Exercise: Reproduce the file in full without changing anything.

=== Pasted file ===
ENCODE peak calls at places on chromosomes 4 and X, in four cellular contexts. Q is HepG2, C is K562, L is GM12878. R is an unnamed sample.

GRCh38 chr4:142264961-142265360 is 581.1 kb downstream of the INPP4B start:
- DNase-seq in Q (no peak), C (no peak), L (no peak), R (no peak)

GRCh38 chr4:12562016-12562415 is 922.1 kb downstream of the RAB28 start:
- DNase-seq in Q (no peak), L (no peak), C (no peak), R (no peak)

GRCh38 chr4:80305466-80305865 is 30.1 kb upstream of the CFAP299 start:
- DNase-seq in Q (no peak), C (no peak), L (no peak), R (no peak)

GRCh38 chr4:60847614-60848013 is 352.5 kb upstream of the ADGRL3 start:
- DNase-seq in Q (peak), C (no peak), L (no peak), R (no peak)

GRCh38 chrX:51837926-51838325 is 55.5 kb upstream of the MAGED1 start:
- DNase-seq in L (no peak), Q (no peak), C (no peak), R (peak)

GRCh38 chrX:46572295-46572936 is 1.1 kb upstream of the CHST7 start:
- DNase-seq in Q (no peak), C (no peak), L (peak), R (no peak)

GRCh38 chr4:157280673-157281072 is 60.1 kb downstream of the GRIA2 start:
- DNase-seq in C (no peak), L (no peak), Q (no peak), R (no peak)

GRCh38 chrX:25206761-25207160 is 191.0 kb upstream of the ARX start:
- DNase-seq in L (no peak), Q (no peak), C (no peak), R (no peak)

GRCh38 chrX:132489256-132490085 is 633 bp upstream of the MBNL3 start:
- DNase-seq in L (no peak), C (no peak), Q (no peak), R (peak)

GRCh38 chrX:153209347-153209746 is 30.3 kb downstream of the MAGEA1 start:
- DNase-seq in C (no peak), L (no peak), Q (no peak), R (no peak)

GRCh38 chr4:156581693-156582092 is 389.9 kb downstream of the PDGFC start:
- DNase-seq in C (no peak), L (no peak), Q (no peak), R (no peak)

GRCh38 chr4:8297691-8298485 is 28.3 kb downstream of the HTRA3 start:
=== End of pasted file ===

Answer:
ENCODE peak calls at places on chromosomes 4 and X, in four cellular contexts. Q is HepG2, C is K562, L is GM12878. R is an unnamed sample.

GRCh38 chr4:142264961-142265360 is 581.1 kb downstream of the INPP4B start:
- DNase-seq in Q (no peak), C (no peak), L (no peak), R (no peak)

GRCh38 chr4:12562016-12562415 is 922.1 kb downstream of the RAB28 start:
- DNase-seq in Q (no peak), L (no peak), C (no peak), R (no peak)

GRCh38 chr4:80305466-80305865 is 30.1 kb upstream of the CFAP299 start:
- DNase-seq in Q (no peak), C (no peak), L (no peak), R (no peak)

GRCh38 chr4:60847614-60848013 is 352.5 kb upstream of the ADGRL3 start:
- DNase-seq in Q (peak), C (no peak), L (no peak), R (no peak)

GRCh38 chrX:51837926-51838325 is 55.5 kb upstream of the MAGED1 start:
- DNase-seq in L (no peak), Q (no peak), C (no peak), R (peak)

GRCh38 chrX:46572295-46572936 is 1.1 kb upstream of the CHST7 start:
- DNase-seq in Q (no peak), C (no peak), L (peak), R (no peak)

GRCh38 chr4:157280673-157281072 is 60.1 kb downstream of the GRIA2 start:
- DNase-seq in C (no peak), L (no peak), Q (no peak), R (no peak)

GRCh38 chrX:25206761-25207160 is 191.0 kb upstream of the ARX start:
- DNase-seq in L (no peak), Q (no peak), C (no peak), R (no peak)

GRCh38 chrX:132489256-132490085 is 633 bp upstream of the MBNL3 start:
- DNase-seq in L (no peak), C (no peak), Q (no peak), R (peak)

GRCh38 chrX:153209347-153209746 is 30.3 kb downstream of the MAGEA1 start:
- DNase-seq in C (no peak), L (no peak), Q (no peak), R (no peak)

GRCh38 chr4:156581693-156582092 is 389.9 kb downstream of the PDGFC start:
- DNase-seq in C (no peak), L (no peak), Q (no peak), R (no peak)

GRCh38 chr4:8297691-8298485 is 28.3 kb downstream of the HTRA3 start: